How To

This section contains examples of common operations in RxSci and Maki Nage. You can find the associated code for most of them here.

Import and Export Data

Read a csv file

You can work directly on CSV files (vs using Kafka as a source and sink), via the load_from_csv factory operator.

First import the csv module that contains all csv operators:

import rxsci.container.csv as csv

Then you must declare the schema of the CSV file. Below is the schema of the iris dataset that you can retrieve from kaggle.

iris_parser = csv.create_line_parser(
        ('id', 'int'),
        ('sepal_length_cm', 'float'),
        ('sepal_width_cm', 'float'),
        ('petal_length_cm', 'float'),
        ('petal_width_cm', 'float'),
        ('species', 'str'),

The create_line_parser operator supports options to customize the parser, such as the text encoding, column separator, and default values. See the documentation for more information.

iris_data = csv.load_from_file('./Iris.csv', iris_parser)

Write a csv file

The dump_to_file operator writes each input item to a row of a CSV file. The input items must be namedtuples. So first ensure that your data is structured as a namedtuple:

IrisFeature = namedtuple('IrisFeature', ['id', 'species', 'sepal_ratio', 'petal_ratio'])

iris_features = iris_data.pipe( i: IrisFeature(, species=i.species,
        sepal_ratio=i.sepal_length_cm / i.sepal_width_cm,
        petal_ratio=i.petal_length_cm / i.petal_width_cm

The dump_to_file operator uses the fields of the namedtuple to infer the columns names of the CSV file:

    csv.dump_to_file('iris_features.csv', encoding='utf-8'),

Extend Maki Nage

Create an operator by composition

The simplest way to create a new operator is by composing other existing operators. Let’s consider these three operations done on some text input: i: i.replace("-", " "))
rs.ops.filter(lambda i: 'bill' not in i) i: i.capitalize())

The natural way to use them is by chaining them in a pipe:

data.pipe( i: i.replace("-", " "))
    rs.ops.filter(lambda i: 'bill' not in i) i: i.capitalize())

But as more and more transforms are added, you can end up with a very long pipe. You can easily improve the readability and reuse some operations by grouping operators. For example, the previous three operators can be grouped as a custom operator:

def cleanup_text():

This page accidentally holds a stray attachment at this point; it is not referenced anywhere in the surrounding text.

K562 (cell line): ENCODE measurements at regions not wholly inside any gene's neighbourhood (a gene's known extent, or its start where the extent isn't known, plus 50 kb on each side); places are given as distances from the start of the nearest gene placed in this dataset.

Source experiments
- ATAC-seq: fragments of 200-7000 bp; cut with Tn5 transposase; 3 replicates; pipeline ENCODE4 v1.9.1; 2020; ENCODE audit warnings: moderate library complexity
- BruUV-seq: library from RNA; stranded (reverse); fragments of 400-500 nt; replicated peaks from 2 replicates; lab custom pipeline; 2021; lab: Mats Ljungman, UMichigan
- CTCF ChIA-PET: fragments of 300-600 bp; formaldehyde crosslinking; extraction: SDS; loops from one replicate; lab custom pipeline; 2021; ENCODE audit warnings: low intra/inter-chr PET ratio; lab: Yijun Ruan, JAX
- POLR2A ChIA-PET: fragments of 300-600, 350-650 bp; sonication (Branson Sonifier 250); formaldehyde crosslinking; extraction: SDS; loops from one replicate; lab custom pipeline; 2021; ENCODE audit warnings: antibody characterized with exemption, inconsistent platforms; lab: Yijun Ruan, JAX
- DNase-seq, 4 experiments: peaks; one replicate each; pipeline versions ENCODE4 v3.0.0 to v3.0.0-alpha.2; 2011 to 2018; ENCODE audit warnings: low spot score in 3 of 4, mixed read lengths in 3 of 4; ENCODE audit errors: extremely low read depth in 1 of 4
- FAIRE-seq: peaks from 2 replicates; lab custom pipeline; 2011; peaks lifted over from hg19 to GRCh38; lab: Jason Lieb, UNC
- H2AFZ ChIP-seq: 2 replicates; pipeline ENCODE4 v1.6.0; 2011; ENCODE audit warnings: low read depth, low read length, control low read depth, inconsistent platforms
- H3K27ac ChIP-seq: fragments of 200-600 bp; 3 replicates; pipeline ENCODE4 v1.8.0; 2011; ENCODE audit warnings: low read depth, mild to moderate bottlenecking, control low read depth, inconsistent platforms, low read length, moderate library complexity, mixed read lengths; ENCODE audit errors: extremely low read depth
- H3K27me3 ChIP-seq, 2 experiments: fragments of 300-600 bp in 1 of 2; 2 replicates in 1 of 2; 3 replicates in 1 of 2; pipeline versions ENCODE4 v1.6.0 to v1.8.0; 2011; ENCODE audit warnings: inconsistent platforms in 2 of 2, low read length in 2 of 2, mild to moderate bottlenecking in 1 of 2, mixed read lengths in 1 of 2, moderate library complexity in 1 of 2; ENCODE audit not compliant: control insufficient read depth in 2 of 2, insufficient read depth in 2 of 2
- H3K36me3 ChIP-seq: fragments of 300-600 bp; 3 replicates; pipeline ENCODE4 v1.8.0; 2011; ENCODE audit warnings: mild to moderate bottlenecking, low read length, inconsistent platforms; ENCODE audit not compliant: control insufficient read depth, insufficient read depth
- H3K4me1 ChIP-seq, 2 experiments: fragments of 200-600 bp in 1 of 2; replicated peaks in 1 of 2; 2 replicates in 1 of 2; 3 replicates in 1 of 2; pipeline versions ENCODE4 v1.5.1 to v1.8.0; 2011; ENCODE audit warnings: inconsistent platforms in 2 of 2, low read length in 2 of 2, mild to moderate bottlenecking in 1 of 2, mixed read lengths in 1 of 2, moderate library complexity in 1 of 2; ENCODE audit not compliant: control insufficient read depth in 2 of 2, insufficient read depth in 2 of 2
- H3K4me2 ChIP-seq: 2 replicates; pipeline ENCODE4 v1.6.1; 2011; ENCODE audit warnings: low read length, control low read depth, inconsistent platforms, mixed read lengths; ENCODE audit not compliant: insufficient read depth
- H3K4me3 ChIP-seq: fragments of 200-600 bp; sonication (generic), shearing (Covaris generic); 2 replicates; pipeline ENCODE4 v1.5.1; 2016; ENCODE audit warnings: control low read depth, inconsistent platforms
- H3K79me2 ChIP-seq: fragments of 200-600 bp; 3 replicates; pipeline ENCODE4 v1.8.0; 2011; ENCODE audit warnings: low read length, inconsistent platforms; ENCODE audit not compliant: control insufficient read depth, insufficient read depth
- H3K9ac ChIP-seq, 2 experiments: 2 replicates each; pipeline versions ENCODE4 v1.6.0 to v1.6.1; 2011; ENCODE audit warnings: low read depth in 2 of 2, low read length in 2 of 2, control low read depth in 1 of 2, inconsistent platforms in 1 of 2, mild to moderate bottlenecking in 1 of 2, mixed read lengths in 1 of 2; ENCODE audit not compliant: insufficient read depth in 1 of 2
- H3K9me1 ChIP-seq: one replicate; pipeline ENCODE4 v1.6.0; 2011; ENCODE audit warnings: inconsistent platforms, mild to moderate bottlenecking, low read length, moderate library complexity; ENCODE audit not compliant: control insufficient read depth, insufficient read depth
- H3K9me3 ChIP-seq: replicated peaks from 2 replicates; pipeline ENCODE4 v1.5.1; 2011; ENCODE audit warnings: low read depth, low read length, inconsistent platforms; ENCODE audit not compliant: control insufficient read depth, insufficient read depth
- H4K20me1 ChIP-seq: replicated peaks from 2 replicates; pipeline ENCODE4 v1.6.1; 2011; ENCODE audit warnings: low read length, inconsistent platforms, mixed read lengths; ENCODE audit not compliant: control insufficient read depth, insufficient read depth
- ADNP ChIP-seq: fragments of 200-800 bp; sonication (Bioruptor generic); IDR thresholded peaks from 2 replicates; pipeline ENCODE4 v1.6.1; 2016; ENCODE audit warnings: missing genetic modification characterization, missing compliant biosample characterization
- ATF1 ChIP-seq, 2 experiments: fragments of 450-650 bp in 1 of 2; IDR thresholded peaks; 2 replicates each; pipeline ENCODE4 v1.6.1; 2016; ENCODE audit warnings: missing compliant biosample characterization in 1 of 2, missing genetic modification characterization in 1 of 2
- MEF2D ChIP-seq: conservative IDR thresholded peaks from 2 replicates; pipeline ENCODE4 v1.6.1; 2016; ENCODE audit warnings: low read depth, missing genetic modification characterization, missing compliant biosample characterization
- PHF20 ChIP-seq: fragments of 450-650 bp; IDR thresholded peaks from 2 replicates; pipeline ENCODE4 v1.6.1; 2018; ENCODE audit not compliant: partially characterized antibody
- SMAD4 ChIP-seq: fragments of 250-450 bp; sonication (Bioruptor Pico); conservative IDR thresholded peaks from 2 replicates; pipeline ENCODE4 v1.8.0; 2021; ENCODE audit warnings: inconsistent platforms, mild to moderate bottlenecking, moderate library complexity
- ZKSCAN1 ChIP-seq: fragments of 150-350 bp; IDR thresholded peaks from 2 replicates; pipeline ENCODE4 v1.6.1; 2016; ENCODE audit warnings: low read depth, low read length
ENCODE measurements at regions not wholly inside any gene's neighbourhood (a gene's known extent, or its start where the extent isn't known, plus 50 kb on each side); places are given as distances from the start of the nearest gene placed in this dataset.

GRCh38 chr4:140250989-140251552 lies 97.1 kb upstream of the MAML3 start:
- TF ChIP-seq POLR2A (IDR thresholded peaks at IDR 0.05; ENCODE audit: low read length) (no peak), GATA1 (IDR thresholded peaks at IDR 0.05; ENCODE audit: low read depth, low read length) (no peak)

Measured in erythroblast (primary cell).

return rx.pipe( i: i.replace("-", " ")),
        rs.ops.filter(lambda i: 'bill' not in i), i: i.capitalize()),

The function cleanup_text is an operator that you can use in a pipe:

data = [
    'bill is fast',
    'lorem ipsum'

The quick brown fox
Lorem ipsum

Create a stateful operator by composition

Stateful operators are more complex to implement because they need to update a state. Hopefully, In many cases, you can create new operators by combining three base operators: scan, filter, and map:

  • The scan operator updates the state.

  • The filter operator controls when items must be emitted.

  • The map operator emits the items from the state.

Let’s consider the following need: Sum all items up to some threshold. An item must be emitted each time the sum would cross the threshold. Then the sum process starts again:


The state logic can be implemented with the following function:

def _sum_split(acc, i):
        if acc[0] + i > threshold:
            return (i, acc[0])
        return (acc[0]+i, None)

Here acc contains the state. It is a tuple where:

  • The first field is the current sum

  • The second field is the item to emit or None if nothing must be emitted.

The full implementation of the operator simply consists in combining scan, filter, and map in a wrapper function:

def sum_split(threshold):
    def _sum_split(acc, i):
        if acc[0] + i > threshold:
            return (i, acc[0])
        return (acc[0]+i, None)

    return rx.pipe(
        rs.ops.scan(_sum_split, seed=(0, None)),
        rs.ops.filter(lambda i: i[1] is not None), i: i[1]),

You can now use sum_split just as any builtin operator:

data = [1, 2, 3, 4, 1, 2, 6, 1]

3 3 5 2 6

Run a local Kafka server